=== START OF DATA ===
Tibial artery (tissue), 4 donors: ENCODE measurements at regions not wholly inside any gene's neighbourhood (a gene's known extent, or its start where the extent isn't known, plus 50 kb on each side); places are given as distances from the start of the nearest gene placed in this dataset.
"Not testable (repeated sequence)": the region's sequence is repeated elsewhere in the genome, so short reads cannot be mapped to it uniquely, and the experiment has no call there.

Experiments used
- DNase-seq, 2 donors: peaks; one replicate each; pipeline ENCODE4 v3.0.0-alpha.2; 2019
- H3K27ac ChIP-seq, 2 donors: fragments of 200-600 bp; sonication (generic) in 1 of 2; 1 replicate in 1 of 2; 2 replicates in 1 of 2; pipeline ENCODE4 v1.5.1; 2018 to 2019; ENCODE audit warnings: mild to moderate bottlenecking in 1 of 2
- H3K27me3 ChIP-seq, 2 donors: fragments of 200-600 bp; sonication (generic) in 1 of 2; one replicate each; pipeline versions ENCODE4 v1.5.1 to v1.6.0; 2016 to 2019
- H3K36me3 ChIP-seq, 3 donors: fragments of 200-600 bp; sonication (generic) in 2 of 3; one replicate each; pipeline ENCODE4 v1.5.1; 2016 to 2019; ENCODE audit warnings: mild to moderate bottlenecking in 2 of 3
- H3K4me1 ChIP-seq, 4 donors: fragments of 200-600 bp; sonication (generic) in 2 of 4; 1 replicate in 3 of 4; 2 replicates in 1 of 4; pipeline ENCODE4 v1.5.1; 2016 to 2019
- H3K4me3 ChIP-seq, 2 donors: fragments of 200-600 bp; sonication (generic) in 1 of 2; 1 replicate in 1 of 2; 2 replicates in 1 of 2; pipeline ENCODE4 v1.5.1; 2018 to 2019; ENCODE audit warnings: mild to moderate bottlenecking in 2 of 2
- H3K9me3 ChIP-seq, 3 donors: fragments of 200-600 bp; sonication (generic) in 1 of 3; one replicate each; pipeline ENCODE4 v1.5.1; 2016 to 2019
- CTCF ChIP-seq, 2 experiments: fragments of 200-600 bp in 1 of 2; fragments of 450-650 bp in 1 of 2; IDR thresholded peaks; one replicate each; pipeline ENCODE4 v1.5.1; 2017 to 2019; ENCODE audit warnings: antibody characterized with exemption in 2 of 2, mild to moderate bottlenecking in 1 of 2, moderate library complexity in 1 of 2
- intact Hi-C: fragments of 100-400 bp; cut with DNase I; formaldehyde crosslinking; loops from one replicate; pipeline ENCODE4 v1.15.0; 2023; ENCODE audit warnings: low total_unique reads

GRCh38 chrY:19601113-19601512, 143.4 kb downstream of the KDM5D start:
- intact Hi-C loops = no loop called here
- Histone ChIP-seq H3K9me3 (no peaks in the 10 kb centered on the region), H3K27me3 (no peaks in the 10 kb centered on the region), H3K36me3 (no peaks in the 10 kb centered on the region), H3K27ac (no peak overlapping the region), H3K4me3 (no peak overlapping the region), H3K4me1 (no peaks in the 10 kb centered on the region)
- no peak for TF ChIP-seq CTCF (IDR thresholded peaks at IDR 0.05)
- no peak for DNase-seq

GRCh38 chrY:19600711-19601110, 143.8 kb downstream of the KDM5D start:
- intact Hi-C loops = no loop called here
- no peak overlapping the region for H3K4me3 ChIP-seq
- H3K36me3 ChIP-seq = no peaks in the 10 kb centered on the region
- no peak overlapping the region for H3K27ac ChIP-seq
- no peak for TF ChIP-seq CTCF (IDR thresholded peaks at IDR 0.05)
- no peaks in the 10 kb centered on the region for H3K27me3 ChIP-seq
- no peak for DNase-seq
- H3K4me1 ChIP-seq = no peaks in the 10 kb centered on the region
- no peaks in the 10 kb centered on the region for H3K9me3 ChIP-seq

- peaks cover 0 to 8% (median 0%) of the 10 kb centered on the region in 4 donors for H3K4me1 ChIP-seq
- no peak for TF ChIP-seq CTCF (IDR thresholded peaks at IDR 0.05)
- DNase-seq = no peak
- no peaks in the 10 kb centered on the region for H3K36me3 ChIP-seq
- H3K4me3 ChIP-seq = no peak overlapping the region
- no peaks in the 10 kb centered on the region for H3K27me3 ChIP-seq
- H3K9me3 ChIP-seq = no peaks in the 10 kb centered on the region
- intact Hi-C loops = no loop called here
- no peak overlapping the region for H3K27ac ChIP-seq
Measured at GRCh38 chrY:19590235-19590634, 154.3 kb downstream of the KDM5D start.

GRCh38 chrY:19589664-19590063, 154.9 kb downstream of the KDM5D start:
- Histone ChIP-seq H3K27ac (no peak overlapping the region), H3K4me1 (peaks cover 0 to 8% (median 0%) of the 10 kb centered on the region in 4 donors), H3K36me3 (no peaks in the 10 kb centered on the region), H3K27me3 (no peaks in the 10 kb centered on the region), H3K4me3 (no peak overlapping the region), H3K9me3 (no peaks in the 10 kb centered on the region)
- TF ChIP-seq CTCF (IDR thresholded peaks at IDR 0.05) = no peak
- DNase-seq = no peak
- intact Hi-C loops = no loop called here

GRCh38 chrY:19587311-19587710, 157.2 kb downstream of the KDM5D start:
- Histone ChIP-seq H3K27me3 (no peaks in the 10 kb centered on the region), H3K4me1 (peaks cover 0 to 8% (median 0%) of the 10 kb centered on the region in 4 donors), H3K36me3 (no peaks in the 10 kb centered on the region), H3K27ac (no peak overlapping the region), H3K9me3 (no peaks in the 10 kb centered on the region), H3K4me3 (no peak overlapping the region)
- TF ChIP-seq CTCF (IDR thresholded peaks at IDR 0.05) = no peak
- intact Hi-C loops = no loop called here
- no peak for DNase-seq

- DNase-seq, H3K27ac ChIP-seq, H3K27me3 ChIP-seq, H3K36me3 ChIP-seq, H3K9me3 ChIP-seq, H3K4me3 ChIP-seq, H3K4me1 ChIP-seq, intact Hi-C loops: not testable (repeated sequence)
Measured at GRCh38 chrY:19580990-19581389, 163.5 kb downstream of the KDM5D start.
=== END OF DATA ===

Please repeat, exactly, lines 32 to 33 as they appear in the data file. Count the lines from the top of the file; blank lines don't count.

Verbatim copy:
- H3K4me3 ChIP-seq = no peak overlapping the region
- no peaks in the 10 kb centered on the region for H3K27me3 ChIP-seq